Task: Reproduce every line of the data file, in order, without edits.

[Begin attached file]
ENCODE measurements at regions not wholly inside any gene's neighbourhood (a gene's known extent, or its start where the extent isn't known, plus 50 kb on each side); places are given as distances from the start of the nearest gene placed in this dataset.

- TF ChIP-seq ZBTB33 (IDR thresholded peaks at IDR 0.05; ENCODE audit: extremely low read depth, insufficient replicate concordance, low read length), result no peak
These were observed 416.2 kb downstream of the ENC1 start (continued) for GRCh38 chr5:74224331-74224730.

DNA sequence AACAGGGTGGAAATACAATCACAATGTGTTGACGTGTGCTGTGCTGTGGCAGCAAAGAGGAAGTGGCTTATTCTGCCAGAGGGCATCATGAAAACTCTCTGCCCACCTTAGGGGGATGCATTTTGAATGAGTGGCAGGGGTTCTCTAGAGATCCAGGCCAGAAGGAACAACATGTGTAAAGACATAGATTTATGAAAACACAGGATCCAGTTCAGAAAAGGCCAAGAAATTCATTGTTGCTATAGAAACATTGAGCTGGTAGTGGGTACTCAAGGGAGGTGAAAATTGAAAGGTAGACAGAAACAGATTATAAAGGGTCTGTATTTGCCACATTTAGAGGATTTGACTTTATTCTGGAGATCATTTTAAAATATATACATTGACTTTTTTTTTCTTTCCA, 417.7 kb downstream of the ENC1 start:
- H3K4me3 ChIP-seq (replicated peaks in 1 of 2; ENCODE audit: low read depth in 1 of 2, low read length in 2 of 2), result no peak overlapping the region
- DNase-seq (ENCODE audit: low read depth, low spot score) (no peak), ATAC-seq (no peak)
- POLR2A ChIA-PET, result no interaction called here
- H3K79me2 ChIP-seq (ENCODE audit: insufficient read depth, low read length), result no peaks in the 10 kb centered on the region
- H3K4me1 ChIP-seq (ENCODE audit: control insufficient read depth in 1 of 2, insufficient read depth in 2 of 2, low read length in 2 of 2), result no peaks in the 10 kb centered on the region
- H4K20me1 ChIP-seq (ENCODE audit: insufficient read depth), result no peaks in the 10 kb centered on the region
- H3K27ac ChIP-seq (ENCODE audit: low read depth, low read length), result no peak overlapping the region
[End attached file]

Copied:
ENCODE measurements at regions not wholly inside any gene's neighbourhood (a gene's known extent, or its start where the extent isn't known, plus 50 kb on each side); places are given as distances from the start of the nearest gene placed in this dataset.

- TF ChIP-seq ZBTB33 (IDR thresholded peaks at IDR 0.05; ENCODE audit: extremely low read depth, insufficient replicate concordance, low read length), result no peak
These were observed 416.2 kb downstream of the ENC1 start (continued) for GRCh38 chr5:74224331-74224730.

DNA sequence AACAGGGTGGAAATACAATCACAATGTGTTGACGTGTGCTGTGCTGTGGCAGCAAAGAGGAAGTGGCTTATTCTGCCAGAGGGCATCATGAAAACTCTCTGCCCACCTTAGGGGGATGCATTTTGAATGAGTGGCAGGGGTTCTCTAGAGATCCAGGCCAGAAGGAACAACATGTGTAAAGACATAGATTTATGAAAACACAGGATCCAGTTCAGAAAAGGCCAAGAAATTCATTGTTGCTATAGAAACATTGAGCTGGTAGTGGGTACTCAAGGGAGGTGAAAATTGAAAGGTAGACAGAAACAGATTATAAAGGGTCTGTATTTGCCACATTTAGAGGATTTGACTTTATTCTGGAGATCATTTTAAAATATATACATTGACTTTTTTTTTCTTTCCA, 417.7 kb downstream of the ENC1 start:
- H3K4me3 ChIP-seq (replicated peaks in 1 of 2; ENCODE audit: low read depth in 1 of 2, low read length in 2 of 2), result no peak overlapping the region
- DNase-seq (ENCODE audit: low read depth, low spot score) (no peak), ATAC-seq (no peak)
- POLR2A ChIA-PET, result no interaction called here
- H3K79me2 ChIP-seq (ENCODE audit: insufficient read depth, low read length), result no peaks in the 10 kb centered on the region
- H3K4me1 ChIP-seq (ENCODE audit: control insufficient read depth in 1 of 2, insufficient read depth in 2 of 2, low read length in 2 of 2), result no peaks in the 10 kb centered on the region
- H4K20me1 ChIP-seq (ENCODE audit: insufficient read depth), result no peaks in the 10 kb centered on the region
- H3K27ac ChIP-seq (ENCODE audit: low read depth, low read length), result no peak overlapping the region